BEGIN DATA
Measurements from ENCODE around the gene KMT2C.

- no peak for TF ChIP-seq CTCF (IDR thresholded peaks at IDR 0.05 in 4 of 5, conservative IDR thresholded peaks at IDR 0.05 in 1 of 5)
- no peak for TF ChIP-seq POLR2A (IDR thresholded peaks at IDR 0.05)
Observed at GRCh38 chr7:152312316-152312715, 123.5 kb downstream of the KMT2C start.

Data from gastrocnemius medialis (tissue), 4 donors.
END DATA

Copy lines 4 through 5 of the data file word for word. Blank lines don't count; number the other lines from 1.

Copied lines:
Observed at GRCh38 chr7:152312316-152312715, 123.5 kb downstream of the KMT2C start.

Data from gastrocnemius medialis (tissue), 4 donors.